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Are Chinchillas Rodents? (Habitat, Health, and More Facts)

Chinchillas make great pets and can live up to an incredible 15 to 20 years. They have very soft, dense fur, large ears, four legs, and a tail.

In this article, I’m going to answer what species chinchillas are!

Are Chinchillas Rodents?

Chinchillas are rodents that are native to the Andes Mountains in South America.

They originate from the Andes Mountains of Chile, Bolivia, Argentina, and Peru. Chinchillas thrive in high elevation regions in barren mountainous regions.

There are two types of chinchillas: Chinchilla lanigera and Chinchilla brevicaudata. [1]

READ: What is Chinchilla Dust Made of?

Which Family of Rodents Do Chinchillas Come From?

Chinchilla Brevicaudata has short tails, shorter ears, and thicker necks and shoulders when compared to Lanigeras.

a scared chinchilla making noise, why do chinchillas bark

Chinchillas weigh up to 1.8 pounds. They have a tiny body that measures up to 15 inches.

Long ears large eyes also characterize them, and long tails 15cm long or more.

Pet chinchillas can live for more than 20 years, whereas wild chinchillas only live 8 to 10 years.

In the wild, chinchillas stay in the rock cavities and crevices for most of the day and come out at dusk and early morning hours to feed on different vegetation types.

Wild Female chinchillas have a gestation period of 111 days [2] – they usually have between 1 and 3 liters per year, but sometimes they can have up to 4 kits per litter, and in rare instances, the number can go up to 6.

Chinchillas are related to vizcacha and mountain viscachas- they all belong to the family Chinchillidae’s subcategory Hystricognath in the Rodential order.

Rodents have more than 2000 species, which are broken down into families.

The most common families are Capromyidae, Castoridae, Cricetidae, Erethizontidae, Muridae, Sciuridae, and Dipodidae.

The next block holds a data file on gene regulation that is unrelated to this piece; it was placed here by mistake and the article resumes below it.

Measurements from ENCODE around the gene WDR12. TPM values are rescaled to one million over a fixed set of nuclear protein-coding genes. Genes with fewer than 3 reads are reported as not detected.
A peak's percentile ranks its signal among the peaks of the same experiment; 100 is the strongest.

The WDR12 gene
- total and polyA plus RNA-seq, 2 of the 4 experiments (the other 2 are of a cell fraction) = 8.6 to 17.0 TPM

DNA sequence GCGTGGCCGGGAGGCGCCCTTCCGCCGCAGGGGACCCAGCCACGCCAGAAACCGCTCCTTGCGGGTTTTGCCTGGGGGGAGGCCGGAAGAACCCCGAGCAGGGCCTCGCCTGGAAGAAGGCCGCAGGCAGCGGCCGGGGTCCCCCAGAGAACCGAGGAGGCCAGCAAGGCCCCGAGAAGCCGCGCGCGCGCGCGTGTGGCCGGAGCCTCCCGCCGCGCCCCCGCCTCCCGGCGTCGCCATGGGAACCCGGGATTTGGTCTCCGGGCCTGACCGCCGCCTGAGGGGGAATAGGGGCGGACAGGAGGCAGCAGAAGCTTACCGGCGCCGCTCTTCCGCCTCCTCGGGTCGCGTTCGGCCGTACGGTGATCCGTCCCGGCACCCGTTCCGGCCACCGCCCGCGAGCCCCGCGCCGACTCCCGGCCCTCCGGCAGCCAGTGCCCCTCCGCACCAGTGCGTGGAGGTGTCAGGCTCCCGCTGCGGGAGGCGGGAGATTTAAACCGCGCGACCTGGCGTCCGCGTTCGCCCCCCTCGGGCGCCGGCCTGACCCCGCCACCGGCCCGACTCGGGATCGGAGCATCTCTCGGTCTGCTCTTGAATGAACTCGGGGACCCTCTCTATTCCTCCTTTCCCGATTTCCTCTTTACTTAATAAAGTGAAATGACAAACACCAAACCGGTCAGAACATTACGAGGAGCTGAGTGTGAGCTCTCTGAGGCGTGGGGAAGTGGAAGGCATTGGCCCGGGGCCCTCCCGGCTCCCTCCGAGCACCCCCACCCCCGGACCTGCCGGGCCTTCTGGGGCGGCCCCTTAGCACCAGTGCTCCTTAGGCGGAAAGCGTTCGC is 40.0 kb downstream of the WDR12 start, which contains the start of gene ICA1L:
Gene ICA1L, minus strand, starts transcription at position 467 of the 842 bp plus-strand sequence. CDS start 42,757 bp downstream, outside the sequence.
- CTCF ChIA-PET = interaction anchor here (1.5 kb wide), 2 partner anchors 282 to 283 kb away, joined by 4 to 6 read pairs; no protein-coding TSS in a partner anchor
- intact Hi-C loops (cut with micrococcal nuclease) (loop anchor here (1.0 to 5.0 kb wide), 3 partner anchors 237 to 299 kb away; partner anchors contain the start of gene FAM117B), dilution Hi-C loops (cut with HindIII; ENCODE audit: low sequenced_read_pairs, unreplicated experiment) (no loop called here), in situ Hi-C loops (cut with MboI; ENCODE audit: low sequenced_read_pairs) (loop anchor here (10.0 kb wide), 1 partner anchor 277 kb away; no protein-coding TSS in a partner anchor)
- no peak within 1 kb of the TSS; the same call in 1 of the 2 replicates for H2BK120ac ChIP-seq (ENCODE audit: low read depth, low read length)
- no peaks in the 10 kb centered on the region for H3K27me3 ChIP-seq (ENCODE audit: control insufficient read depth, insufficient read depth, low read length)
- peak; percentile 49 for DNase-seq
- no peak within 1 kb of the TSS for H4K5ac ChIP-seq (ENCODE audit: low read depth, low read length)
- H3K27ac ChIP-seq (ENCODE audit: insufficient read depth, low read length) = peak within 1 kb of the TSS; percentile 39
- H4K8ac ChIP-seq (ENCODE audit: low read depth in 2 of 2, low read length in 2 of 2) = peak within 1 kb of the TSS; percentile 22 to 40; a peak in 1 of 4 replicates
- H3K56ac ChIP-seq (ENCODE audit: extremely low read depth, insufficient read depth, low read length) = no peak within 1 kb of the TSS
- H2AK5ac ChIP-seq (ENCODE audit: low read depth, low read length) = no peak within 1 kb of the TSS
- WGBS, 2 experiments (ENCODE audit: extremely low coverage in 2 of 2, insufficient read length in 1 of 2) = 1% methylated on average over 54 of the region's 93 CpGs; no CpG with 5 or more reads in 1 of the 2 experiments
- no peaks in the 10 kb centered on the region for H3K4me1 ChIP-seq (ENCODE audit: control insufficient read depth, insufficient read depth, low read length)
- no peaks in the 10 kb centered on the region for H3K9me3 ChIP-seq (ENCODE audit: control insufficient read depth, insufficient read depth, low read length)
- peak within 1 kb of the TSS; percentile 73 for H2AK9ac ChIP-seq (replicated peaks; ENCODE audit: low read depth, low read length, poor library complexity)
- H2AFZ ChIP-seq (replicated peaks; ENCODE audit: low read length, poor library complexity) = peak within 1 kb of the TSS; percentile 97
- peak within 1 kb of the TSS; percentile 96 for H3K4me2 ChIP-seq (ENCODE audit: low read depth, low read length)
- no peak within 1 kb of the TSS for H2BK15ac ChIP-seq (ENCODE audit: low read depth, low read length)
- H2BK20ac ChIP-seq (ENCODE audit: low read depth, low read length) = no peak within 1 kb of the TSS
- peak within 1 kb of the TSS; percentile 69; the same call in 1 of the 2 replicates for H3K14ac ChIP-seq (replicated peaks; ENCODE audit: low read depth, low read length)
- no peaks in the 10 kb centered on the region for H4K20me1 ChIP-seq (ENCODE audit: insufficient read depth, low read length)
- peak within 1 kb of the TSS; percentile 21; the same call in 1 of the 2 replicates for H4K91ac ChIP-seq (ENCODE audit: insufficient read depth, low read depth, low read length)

The largest of the families in Muridae. It comprises close to 2/3rd of all rodent species.

It is also divided into several subfamilies and includes rodents such as old-world rats, crested rats, mice, gerbils, and sand rats.

Distribution and Habitat of Chinchillas

a chinchilla in mountain, are chinchillas rodents

In the past, chinchillas lived in the mountains regions of Peru, Chile, Bolivia, and Argentina.

Habitat loss and fur hunting resulted in a downturn in these populations.

By 1914, studies showed that chinchillas were headed for extinction [3]. The population of chinchillas in Chile was thought to be zero by 1953, but chinchillas were found occupying the Antofagasta regions in the early 2000s.

Chinchillas may be extinct in Peru and Bolivia, but studies found a specimen suggesting they originated from a native population.

In the wild, chinchillas live in rock crevices and burrows.

They are good at jumping and can jump up to 1.8m.

Predators such as felines, birds of prey, snakes, skunks, and canines feed on chinchillas.

To protect themselves from predators, they have different defensive techniques such as releasing fur if bitten (fur slips) or spraying urine.

Wild chinchillas eat fruits, plant leaves, small insects, and seeds. (Although DO NOT give this to your pet chinchilla as their diet is different and may make them sick)

In their natural habitat, chinchillas live in group colonies known as herds.

A single herd may have between 14 and 100 members.

Chinchillas live in groups to protect themselves against predators and social interaction.

Chinchillas are very fertile and can breed in any season of the year.